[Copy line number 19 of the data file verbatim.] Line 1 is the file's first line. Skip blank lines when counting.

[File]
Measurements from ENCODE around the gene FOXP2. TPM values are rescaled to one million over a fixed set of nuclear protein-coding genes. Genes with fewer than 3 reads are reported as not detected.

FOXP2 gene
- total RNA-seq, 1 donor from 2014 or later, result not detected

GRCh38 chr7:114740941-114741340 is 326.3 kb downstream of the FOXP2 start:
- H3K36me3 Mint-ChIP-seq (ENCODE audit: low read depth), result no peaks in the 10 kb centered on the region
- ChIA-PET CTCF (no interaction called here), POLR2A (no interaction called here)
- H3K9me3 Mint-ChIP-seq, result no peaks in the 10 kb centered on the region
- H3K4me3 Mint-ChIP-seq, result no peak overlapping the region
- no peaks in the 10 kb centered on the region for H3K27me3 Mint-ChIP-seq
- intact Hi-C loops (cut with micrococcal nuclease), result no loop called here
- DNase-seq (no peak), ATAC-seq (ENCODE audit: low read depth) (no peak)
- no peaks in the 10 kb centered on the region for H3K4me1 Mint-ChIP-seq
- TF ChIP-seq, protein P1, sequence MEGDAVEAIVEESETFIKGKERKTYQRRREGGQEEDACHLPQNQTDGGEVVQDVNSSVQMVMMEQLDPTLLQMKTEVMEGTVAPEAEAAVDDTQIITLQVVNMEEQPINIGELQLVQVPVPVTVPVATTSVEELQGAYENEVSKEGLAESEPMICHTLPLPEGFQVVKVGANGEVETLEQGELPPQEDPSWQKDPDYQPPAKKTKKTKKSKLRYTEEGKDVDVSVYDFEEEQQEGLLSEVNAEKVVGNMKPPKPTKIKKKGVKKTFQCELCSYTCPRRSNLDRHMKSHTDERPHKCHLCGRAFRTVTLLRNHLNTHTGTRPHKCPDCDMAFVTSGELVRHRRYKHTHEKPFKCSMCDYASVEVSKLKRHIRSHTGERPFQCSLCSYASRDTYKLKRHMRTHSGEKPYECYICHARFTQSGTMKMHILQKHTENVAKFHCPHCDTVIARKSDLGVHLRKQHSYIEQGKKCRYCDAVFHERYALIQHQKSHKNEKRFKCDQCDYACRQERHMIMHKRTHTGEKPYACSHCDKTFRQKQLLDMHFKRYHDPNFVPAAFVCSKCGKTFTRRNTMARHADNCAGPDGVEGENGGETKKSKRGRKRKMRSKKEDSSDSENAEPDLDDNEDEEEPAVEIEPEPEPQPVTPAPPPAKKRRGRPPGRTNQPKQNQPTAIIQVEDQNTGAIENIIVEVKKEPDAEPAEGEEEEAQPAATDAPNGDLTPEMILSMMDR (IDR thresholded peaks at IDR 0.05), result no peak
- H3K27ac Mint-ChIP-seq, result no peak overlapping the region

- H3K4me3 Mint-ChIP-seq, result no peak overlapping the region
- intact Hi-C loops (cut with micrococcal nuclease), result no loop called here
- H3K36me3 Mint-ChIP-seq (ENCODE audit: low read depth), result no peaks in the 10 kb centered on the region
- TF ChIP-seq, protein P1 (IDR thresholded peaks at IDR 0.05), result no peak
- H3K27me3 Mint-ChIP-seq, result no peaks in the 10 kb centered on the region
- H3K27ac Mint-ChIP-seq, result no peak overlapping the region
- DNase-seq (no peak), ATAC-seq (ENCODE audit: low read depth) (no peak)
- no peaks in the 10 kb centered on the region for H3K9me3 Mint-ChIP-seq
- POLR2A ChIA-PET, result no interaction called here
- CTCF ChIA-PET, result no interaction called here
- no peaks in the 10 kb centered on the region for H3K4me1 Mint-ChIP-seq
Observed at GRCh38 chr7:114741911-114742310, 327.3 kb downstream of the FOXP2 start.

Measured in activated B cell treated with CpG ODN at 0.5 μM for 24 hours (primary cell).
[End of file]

- H3K27me3 Mint-ChIP-seq, result no peaks in the 10 kb centered on the region